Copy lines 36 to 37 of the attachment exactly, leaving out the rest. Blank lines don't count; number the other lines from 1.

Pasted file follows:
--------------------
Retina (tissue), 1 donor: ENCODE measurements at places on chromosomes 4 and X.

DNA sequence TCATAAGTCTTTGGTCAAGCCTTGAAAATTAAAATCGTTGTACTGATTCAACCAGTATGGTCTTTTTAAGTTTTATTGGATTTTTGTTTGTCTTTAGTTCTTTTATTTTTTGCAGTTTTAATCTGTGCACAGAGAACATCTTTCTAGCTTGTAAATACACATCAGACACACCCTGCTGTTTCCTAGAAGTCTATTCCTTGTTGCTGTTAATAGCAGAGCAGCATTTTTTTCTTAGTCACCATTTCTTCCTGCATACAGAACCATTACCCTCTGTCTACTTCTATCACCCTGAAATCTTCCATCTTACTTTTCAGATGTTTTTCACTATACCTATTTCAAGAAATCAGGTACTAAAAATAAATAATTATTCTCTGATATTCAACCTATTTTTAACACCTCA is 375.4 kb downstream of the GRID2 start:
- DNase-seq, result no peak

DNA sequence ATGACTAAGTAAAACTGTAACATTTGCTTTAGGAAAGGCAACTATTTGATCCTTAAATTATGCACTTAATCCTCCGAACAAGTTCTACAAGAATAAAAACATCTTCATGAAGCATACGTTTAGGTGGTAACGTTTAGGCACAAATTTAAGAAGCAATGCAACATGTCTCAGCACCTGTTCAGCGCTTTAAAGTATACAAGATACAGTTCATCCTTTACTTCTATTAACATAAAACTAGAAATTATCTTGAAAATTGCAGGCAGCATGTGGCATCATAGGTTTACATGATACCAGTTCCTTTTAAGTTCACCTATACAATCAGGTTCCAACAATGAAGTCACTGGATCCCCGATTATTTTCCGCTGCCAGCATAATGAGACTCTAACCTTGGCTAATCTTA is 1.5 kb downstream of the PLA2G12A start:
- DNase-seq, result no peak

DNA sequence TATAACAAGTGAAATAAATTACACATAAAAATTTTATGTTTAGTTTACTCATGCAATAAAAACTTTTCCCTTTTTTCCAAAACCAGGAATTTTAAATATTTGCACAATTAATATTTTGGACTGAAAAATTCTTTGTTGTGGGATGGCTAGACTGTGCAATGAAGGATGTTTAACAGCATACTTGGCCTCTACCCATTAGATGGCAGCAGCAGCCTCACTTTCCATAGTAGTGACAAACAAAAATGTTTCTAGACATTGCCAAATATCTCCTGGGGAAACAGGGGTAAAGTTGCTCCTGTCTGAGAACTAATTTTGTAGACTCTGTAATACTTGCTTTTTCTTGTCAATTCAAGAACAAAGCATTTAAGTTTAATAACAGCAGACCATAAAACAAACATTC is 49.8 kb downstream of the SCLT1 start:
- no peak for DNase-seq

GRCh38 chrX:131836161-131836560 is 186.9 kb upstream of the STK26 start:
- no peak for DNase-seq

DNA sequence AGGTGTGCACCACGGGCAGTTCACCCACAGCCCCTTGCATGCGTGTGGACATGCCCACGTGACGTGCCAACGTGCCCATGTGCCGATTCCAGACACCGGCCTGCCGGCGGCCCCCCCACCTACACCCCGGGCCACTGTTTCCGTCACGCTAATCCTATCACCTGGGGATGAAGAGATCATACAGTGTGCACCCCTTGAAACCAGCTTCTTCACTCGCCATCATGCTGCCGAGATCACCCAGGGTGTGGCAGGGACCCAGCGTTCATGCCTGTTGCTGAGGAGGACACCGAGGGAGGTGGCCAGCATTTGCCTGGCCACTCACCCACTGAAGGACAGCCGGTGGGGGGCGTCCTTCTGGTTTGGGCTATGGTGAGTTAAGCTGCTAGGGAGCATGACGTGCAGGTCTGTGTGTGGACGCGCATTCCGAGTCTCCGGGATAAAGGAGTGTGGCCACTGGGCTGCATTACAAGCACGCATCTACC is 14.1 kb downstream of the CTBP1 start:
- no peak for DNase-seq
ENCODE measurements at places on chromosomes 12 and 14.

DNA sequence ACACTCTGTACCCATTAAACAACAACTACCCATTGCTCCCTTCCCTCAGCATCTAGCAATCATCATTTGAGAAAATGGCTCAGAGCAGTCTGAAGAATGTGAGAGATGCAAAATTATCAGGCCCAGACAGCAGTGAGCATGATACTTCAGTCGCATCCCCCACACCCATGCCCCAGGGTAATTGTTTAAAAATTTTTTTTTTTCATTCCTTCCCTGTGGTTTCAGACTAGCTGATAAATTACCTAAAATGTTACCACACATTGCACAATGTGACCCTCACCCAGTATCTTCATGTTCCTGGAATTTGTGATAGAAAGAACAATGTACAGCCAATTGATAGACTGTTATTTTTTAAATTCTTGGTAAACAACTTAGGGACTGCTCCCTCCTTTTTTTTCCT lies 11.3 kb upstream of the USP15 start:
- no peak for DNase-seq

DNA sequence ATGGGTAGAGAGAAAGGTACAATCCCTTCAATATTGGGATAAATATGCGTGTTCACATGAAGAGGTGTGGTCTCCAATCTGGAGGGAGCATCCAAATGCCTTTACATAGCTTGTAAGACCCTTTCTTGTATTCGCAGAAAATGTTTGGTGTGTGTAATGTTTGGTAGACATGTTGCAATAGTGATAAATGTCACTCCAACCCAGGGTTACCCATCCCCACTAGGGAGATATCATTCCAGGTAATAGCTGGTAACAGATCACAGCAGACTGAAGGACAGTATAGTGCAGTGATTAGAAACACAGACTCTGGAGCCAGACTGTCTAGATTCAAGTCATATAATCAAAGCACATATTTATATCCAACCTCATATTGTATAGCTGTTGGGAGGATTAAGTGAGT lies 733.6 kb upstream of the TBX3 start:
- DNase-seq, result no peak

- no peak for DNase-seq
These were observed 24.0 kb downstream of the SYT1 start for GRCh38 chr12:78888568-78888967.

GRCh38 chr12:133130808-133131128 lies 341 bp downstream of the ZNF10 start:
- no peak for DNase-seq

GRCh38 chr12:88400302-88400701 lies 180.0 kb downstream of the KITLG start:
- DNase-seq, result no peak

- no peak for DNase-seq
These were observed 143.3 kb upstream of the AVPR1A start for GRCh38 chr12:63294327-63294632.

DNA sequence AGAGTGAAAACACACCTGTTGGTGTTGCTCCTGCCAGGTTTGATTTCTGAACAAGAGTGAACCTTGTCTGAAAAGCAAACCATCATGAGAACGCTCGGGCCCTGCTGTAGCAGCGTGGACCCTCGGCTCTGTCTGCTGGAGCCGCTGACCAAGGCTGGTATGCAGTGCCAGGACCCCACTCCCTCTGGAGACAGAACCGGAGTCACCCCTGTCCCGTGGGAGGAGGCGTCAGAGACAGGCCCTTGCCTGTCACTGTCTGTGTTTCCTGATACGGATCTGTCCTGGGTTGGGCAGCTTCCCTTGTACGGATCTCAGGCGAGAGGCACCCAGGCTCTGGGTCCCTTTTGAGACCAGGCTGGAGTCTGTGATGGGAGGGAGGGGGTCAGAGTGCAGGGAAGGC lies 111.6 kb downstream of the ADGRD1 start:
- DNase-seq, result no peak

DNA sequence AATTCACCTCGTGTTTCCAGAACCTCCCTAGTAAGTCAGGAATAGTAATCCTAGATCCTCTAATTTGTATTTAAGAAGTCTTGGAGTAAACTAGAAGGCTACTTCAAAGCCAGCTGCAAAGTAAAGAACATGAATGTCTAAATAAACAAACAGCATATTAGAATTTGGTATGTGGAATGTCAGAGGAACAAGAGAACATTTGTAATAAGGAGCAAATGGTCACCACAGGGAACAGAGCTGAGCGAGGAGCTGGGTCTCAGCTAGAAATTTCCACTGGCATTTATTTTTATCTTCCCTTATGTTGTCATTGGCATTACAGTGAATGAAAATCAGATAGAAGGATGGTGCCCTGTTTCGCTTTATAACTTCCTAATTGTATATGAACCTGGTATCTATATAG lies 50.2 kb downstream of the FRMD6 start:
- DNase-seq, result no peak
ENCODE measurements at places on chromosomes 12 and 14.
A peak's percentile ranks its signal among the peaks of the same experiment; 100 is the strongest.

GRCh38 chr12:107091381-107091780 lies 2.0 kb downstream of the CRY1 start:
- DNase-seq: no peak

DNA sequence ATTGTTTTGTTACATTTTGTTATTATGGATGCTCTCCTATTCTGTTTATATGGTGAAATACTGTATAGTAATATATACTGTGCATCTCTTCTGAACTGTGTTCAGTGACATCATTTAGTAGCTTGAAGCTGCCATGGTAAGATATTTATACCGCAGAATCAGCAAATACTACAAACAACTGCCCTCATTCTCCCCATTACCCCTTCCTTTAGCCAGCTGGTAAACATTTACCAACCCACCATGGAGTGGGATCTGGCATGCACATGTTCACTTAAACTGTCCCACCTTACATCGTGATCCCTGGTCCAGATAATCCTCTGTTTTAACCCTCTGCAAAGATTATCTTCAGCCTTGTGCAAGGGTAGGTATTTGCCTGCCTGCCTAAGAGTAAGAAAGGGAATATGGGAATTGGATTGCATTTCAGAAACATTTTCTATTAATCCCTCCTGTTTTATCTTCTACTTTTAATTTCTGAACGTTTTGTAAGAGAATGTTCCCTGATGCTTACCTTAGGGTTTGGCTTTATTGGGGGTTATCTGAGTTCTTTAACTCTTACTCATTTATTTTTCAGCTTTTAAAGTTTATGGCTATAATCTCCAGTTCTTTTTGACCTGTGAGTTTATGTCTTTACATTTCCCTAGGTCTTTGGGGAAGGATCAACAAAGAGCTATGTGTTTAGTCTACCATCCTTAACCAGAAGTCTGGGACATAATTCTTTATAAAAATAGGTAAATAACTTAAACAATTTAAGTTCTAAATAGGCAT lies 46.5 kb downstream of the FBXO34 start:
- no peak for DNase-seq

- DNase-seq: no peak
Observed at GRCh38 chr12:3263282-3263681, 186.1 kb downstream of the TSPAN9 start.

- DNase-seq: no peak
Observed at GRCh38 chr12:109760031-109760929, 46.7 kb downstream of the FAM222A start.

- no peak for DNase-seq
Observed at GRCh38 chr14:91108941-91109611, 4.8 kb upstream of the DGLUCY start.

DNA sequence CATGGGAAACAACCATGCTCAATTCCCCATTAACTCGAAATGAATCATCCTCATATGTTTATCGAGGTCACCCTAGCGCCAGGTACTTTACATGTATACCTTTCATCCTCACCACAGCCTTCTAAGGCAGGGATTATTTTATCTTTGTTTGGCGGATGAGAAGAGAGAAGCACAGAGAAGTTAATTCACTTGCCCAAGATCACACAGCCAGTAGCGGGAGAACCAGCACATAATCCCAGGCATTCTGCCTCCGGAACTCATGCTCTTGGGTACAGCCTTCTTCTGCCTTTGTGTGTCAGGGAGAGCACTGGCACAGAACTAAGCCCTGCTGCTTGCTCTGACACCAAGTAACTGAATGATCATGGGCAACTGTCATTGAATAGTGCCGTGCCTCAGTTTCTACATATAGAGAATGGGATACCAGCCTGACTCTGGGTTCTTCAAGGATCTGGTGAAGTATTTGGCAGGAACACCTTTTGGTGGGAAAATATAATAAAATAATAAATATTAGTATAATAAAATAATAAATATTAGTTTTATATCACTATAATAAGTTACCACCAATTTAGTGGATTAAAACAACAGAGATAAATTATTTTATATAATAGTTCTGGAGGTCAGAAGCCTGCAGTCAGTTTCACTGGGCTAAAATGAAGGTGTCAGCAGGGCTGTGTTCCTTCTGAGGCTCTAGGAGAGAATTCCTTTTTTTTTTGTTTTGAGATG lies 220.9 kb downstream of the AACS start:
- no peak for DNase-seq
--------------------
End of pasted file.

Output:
Observed at GRCh38 chr12:3263282-3263681, 186.1 kb downstream of the TSPAN9 start.

- DNase-seq: no peak